Speaker: Marc BRODY
Founder & President, Panda Mountain
Topic: Resettlement of indigenous villagers: challenges for panda conservation
A UNESCO World Heritage report confirms that the Wolong Nature Reserve and the surrounding protected areas comprise “the largest and most significant remaining contiguous area of panda habitat in China and thus the world.” Wolong is receiving historic Reconstruction funding after the 5.12 earthquake, and presumably the Reserve and this World Heritage site would be an ideal model for China’s policies for “harmonious development” and the “People First” reconstruction campaign. Mr. BRODY is Wolong’s Senior Advisor for conservation and sustainable development. Based on a decade of work in Wolong, he believes Wolong’s villagers could be trained and employed to restore panda habitat and thereby reconcile World Heritage goals, Chinese policies, and current Reconstruction practices.
However, Wolong’s future as a model for conservation and sustainable development is uncertain. Sichuan’s Reconstruction plans are resettling Wolong’s indigenous communities in large, dense housing developments along Wolong’s main highway. Conversion of some agricultural lands to panda habitat is a worthy goal, however Wolong is not addressing a key World Heritage recommendation: “Local people should also be informed and involved, where possible, in management of the property (Reserve).” Mr. BRODY will share his views on the above.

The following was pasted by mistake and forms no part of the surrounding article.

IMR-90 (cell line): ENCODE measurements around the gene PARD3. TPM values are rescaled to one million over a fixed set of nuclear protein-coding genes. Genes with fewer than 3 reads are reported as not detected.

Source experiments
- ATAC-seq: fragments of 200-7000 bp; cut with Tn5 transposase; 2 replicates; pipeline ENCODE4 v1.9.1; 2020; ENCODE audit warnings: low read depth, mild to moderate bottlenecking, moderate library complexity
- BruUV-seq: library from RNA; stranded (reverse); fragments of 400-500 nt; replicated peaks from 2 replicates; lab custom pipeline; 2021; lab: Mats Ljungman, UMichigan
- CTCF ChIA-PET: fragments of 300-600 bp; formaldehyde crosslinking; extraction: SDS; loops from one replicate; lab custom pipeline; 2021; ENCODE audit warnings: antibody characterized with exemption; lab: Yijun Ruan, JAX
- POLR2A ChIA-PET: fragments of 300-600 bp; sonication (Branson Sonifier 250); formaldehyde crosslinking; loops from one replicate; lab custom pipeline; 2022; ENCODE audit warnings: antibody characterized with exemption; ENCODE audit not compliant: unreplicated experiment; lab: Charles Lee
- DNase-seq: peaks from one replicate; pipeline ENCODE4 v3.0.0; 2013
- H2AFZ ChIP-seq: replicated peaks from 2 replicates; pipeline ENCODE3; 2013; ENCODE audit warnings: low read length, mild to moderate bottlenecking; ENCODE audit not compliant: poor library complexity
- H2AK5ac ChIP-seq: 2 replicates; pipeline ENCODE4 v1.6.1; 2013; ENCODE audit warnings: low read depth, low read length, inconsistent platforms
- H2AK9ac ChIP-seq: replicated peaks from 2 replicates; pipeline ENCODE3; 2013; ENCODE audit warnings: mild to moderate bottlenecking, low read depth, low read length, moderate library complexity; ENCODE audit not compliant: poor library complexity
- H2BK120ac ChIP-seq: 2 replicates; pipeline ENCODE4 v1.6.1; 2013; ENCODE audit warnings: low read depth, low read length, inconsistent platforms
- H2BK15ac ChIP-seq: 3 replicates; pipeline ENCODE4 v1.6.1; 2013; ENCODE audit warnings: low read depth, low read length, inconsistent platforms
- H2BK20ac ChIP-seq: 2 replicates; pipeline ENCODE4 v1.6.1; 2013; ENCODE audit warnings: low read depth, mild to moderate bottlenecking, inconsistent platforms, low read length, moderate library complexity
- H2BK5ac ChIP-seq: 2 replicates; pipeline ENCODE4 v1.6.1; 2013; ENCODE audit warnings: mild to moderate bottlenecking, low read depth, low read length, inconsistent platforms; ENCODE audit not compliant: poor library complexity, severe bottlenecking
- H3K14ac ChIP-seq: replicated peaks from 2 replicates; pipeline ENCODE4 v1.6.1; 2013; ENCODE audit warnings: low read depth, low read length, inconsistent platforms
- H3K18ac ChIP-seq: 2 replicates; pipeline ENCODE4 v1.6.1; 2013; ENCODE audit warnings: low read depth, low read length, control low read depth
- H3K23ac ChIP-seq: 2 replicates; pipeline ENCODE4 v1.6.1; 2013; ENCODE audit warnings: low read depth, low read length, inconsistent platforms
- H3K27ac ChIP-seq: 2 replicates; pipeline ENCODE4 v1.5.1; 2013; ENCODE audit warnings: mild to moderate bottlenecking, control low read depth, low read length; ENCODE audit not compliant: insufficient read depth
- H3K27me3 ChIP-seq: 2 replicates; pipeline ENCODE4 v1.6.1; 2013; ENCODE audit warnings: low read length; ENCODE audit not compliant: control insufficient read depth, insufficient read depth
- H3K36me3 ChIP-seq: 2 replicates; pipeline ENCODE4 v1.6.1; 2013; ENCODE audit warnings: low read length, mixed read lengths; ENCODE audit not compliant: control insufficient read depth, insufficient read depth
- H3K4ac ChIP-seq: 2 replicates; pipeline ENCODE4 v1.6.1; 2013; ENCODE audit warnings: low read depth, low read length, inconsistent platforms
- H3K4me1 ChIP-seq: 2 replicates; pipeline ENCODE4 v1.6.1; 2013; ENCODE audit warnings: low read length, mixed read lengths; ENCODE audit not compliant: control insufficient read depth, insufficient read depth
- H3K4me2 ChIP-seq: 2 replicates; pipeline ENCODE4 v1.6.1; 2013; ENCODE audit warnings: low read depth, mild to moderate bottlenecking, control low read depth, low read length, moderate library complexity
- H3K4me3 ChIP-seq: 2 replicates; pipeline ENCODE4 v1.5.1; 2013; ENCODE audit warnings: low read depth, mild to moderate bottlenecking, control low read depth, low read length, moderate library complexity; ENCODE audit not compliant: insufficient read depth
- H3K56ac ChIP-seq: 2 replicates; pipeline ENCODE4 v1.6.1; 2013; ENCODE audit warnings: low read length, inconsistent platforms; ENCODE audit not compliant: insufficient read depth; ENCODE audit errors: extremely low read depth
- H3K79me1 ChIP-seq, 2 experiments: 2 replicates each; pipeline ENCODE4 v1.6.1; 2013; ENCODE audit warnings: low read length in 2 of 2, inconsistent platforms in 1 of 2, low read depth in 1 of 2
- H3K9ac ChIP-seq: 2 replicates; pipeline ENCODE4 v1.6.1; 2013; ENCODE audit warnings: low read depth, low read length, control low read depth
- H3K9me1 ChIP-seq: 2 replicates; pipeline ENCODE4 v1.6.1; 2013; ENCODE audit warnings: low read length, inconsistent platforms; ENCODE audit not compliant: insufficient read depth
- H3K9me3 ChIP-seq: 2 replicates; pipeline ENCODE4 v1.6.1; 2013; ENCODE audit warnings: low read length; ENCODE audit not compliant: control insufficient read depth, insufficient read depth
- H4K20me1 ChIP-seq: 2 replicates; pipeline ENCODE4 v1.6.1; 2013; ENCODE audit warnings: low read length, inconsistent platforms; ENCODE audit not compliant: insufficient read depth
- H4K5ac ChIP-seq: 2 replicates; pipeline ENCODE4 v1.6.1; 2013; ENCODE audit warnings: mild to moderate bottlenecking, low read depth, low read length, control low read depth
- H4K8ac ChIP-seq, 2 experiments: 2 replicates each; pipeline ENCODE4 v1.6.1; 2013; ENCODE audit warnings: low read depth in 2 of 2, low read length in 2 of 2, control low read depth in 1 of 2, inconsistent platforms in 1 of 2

In 1983, BRODY started traveling in China for a family business and in 1993 he started managing environmental programs in China. Mr. BRODY received a Masters of Science from the Institute for Environmental Studies at University of Wisconsin-Madison. When not working in Wolong, he lives 35 kilometers west of the University on a rugged rural property where he and his family are actively restoring an oak savanna and upland prairie.
Speaker: Marc BRODY,Founder & President